Are lax laws making the city of St. Louis a meth-makers Mecca? A St. Louis Alderman thinks so
It was the second straight year of decline, but experts said it could just be a blip and it’s too early to tell if there’s a trend to explain the drop.
Missouri Retailers Association President David Overfelt tells KMOX the campaign is designed to enlist the public in the fight.
“Part of that inspection will be certainly examining to make sure there were no meth problems there,” Faith said.
“Smurfing” involves people buying cold and allergy medicines containing the pseudoephedrine and selling them to meth makers.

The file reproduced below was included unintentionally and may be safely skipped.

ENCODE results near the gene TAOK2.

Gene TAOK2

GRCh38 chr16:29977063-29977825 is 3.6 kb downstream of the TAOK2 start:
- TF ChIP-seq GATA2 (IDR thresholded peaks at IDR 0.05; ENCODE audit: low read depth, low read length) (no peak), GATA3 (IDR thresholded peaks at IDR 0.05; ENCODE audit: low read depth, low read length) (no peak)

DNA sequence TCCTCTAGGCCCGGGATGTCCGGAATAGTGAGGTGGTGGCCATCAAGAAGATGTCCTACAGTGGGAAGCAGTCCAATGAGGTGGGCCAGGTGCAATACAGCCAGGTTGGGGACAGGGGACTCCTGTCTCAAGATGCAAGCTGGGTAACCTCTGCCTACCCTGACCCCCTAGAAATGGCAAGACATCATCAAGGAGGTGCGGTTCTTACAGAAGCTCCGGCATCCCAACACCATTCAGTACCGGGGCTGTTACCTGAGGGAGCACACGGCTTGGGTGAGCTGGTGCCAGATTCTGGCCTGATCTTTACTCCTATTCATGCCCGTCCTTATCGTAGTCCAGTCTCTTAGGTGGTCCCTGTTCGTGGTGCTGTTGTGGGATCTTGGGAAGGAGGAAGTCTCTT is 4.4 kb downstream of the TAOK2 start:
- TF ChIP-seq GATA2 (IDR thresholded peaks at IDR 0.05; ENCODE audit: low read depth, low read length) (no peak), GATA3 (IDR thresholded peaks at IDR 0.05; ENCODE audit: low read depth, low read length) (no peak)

Missouri has passed increasingly stringent laws over the past decade in an effort to control medications that contain pseudoephedrine.
In 2010, there were 53 meth lab busts in St. Louis County; last year there were 60. However, this year the number has topped 100.
Key is a new type of pseudoephedrine from which cannot be extracted.
Several pharmacies in the St. Louis area are now selling the first-ever pseudoephedrine-based decongestant that apparently cannot be used to make methamphetamine.
Come November, local pharmacies will begin offering a new decongestant — manufactured in Maryland Heights — that cannot be converted into meth.